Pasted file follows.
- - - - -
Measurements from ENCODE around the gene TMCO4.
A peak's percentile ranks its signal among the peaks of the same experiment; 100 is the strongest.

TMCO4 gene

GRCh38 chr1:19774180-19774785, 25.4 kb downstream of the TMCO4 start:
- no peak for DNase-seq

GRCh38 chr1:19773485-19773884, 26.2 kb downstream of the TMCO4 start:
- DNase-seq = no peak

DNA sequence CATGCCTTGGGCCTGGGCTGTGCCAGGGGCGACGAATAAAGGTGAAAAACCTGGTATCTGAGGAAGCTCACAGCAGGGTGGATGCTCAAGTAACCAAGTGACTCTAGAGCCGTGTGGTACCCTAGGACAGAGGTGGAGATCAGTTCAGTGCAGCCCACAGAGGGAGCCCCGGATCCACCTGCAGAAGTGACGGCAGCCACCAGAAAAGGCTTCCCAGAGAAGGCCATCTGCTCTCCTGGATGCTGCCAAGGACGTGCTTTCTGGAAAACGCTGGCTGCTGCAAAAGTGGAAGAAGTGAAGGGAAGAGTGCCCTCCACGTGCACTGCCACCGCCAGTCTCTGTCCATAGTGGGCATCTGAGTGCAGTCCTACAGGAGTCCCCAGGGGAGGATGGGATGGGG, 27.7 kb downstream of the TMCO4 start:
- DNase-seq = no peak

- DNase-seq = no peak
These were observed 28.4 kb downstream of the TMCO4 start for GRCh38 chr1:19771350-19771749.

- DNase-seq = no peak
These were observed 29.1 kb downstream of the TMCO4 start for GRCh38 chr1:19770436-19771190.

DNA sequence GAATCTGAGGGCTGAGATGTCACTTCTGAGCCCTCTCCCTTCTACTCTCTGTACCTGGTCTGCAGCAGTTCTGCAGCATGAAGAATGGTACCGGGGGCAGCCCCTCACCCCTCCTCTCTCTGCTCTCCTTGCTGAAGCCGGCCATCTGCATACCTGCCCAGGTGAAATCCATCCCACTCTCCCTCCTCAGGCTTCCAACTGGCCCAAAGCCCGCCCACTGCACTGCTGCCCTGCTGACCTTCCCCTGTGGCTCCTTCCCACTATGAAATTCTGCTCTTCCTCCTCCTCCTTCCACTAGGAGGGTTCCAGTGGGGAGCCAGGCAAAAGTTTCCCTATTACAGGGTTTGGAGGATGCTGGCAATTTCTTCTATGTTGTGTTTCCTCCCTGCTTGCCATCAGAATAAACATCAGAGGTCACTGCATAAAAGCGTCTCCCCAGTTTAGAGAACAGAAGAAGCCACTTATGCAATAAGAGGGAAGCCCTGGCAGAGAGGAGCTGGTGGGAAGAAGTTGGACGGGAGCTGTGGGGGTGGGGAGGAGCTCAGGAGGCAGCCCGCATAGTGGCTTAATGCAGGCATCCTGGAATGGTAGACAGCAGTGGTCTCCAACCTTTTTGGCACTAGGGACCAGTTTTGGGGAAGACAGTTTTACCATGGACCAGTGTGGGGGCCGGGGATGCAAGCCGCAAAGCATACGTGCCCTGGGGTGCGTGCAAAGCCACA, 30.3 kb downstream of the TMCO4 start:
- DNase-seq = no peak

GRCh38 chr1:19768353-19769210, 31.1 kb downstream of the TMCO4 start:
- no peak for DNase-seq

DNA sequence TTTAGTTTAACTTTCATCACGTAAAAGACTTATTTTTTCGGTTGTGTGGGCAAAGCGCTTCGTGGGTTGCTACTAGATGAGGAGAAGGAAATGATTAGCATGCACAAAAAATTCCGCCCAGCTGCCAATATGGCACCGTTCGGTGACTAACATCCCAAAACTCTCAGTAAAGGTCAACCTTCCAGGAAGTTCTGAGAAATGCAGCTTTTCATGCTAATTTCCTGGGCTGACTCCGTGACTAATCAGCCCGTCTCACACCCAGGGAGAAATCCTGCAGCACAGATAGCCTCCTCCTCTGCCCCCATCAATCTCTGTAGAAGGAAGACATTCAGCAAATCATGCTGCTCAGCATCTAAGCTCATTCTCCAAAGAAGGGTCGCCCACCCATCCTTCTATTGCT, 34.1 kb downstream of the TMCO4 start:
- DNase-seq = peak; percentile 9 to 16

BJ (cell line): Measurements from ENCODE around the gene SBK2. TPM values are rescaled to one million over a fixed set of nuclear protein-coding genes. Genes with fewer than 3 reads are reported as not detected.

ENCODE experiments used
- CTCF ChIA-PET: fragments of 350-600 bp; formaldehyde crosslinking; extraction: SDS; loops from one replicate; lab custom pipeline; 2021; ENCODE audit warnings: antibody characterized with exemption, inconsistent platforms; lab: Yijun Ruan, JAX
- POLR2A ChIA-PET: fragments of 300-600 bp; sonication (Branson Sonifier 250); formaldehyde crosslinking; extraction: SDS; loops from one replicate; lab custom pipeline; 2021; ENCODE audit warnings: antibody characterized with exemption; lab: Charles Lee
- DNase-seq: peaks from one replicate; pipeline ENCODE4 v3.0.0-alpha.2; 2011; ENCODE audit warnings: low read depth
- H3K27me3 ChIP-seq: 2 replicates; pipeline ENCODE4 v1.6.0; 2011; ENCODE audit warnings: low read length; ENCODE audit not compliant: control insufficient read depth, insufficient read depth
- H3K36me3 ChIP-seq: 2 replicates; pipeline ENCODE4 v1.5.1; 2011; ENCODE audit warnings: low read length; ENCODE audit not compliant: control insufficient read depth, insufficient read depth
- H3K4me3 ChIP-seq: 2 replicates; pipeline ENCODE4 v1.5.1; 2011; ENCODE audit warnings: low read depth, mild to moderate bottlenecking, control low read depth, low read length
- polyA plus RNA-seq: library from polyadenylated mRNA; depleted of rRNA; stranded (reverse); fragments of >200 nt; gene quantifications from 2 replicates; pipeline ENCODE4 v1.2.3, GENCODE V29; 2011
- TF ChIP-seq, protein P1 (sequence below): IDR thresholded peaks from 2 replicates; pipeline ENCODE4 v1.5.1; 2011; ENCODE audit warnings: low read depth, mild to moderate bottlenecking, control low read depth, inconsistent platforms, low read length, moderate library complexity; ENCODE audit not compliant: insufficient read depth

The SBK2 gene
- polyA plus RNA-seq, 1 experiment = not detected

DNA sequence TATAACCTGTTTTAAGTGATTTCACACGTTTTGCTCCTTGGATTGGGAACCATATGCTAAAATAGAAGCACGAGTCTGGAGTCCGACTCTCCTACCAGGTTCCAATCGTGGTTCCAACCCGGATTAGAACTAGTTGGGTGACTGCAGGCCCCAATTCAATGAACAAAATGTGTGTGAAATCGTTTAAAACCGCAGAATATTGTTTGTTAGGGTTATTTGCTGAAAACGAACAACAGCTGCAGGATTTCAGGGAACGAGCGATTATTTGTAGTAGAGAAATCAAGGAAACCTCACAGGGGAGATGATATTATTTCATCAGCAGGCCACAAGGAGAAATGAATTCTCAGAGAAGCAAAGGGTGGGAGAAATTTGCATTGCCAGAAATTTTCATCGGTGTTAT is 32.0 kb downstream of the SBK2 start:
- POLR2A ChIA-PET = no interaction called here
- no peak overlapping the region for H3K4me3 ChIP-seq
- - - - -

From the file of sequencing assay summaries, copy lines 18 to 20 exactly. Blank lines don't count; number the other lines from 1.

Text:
DNA sequence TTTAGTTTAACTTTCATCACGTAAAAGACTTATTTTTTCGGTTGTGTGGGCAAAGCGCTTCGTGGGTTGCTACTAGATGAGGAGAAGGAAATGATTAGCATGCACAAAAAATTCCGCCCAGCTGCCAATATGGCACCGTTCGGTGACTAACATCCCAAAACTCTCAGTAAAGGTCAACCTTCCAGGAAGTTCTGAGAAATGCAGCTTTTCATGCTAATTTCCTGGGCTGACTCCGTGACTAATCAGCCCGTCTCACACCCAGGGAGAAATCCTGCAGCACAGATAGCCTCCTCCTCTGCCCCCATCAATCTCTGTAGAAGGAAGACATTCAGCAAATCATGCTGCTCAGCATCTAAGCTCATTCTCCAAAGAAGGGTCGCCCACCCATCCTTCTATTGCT, 34.1 kb downstream of the TMCO4 start:
- DNase-seq = peak; percentile 9 to 16

BJ (cell line): Measurements from ENCODE around the gene SBK2. TPM values are rescaled to one million over a fixed set of nuclear protein-coding genes. Genes with fewer than 3 reads are reported as not detected.